Privacy protection: Four ways to ensure your privacy is not compromised while using apps on your smartphone

Smartphones are powerful but can also be vulnerable to some apps in the absence of a security and privacy shield. Apps could take your data and also share with external unknown third parties.

Smartphones these days have become our personal repository of data and carry our entire world. According to a report by App Annie, India accounted for nearly 58 billion of the world’s 175 billion app downloads in 2017. With the democratisation of technology, we have come to be dependent on applications, be it for everyday chores or for limited use. With the proliferation of apps, privacy and security concerns are also on the rise around personal data being indiscriminately collected and shared or worse, misused.

Representational image. Getty Images

Representational image. Getty Images

If the Facebook Cambridge Analytica controversy is any indicator, then it would be naive of us to think that apps don't harvest our data or sell it to third parties to bombard us with targetted advertising.

Smartphones are powerful but can also be vulnerable to some apps in the absence of a security and privacy shield. Apps could take your data and also share with external unknown third parties.

Here are some tips to ensure you are not giving away more than you have to.

Share with Care — Permission misuse is a reality

Some applications request for permissions unnecessary to the functioning of the app. Like a torch app requesting permission to access your photos or your location. One must determine which app really requires access to internet or access to function before clicking on ‘allow’. As more and more forms of personal data are collected, you are making yourself vulnerable to data brokers. They may track all aspects of our lives and sell the collected data with the third party like marketers and advertising agencies. Hence, you should also make sure to check the privacy policy of the application before downloading.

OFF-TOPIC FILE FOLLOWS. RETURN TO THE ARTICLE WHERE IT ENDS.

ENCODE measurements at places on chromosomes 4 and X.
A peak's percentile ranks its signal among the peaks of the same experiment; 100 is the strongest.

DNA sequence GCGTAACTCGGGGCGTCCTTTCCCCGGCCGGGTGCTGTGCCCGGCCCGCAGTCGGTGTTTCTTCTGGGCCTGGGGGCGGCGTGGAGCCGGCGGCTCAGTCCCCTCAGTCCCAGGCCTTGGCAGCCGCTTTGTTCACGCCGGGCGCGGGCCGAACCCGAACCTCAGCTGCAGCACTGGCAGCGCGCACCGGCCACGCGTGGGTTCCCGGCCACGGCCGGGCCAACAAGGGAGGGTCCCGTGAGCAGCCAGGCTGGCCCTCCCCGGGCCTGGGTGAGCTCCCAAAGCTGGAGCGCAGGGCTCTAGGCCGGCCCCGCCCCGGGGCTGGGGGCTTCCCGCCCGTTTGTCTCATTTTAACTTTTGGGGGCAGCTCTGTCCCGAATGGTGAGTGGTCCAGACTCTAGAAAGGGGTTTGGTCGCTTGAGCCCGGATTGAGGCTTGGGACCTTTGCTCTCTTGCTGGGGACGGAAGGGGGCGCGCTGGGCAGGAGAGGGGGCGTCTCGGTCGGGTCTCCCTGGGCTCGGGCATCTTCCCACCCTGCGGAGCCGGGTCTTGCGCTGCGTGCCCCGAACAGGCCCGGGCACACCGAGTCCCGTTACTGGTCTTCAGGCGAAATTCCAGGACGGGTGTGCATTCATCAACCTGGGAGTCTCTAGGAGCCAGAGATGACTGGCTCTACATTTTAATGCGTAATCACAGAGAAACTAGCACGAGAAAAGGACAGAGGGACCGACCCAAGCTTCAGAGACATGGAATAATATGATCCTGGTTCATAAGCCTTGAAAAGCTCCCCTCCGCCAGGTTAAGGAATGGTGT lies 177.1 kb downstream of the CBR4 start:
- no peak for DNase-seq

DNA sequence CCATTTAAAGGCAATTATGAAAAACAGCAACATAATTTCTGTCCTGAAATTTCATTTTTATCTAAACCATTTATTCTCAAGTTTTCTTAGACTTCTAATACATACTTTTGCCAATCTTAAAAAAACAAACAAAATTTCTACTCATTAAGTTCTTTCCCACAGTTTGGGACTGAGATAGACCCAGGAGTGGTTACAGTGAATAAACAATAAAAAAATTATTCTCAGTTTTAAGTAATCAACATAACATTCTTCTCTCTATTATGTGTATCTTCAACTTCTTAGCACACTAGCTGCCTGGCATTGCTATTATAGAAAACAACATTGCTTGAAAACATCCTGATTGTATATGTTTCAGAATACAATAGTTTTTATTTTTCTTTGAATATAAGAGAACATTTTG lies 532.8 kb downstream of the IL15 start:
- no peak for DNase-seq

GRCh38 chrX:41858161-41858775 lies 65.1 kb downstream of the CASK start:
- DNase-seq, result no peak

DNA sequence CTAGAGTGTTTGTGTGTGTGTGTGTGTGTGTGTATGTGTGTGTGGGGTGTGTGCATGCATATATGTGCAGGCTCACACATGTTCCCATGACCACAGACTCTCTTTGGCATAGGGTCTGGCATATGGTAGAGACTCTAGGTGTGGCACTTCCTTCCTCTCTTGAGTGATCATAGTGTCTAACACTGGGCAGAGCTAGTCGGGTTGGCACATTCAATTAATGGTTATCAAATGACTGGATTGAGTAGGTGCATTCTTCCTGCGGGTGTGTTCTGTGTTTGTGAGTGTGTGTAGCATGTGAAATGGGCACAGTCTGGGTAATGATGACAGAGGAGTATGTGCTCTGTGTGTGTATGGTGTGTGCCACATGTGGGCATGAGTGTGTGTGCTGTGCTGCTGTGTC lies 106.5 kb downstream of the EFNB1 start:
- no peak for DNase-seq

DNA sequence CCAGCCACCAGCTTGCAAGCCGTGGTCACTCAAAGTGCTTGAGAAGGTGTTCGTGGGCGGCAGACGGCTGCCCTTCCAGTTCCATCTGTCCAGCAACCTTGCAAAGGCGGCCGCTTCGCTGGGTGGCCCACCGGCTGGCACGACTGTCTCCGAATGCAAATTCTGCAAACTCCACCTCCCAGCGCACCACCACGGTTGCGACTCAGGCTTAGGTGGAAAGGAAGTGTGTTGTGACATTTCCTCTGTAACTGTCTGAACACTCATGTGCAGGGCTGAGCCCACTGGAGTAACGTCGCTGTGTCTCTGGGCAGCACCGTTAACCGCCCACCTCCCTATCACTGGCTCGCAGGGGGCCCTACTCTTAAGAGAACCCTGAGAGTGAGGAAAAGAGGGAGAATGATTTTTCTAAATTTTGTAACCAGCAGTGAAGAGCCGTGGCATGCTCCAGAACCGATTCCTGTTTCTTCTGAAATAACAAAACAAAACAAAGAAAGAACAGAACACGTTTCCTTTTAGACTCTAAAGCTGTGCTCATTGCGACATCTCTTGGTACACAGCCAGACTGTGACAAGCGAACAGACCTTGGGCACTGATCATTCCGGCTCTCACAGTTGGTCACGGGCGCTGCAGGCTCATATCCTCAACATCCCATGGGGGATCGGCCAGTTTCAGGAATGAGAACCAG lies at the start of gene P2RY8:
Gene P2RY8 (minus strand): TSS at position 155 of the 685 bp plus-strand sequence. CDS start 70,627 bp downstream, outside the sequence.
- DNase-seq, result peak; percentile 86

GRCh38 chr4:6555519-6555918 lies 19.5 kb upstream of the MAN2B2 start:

Stick to official sources — App stores & official Apps

We all make sure to buy our gadgets from a trusted seller so as to avoid defective products. Similarly, some apps may contain malware or viruses that could infect your entire phone. Hence, one must ensure that apps are downloaded only from trusted app stores such as the Apple App Store and the Google Play Store as they are safer and comparatively less risky. There have been instances when trustworthy stores are also infested with fake apps like the Blue WhatsApp. Make sure to download official apps and read user reviews as well to know more about its performance. Spending time to research about an application can save you a lifetime of regret. If the app logo looks legit but the app developer is a name you haven't heard of, it would make sense to do a background search of the developer online.

Updates – They are given for a reason

Companies regularly update their apps to add new features and more importantly to remove any bugs. Users should pay heed to notifications and update the app on a timely basis to help fix the security patches. These updates help in preventing malware from entering your phone. Thus, make sure your devices are up to date with the newest version of each application. Both Apple and Android frequently roll out updates, fixing bugs and bringing in new improvements to the software.

Public Wi-Fi — Be very careful

Let’s admit, we all love free Wi-Fi, but let me warn you, it comes at a cost. A lot of public Wi-Fi networks are lacking when it comes to security, which puts our data at a risk to potential hackers. They can pull out your bank account login credentials or other financial evidence, or your photos and videos can be stolen while you are online on a public Wi-Fi network. In a recent report published by Verizon (Annual Data Breach Investigation Report), they found that 89 percent of all cyberattacks involve financial or espionage motives. Additionally, this concern is not limited to enterprises, but also normal users. So a few moments of convenience at an unknown free Wi-Fi hotspot could result in long-lasting harm.

As smartphones and applications start mirroring our personal lives, it has become important more than ever to guard our privacy in this virtual world.

The author is the founder and CEO of Redmorph

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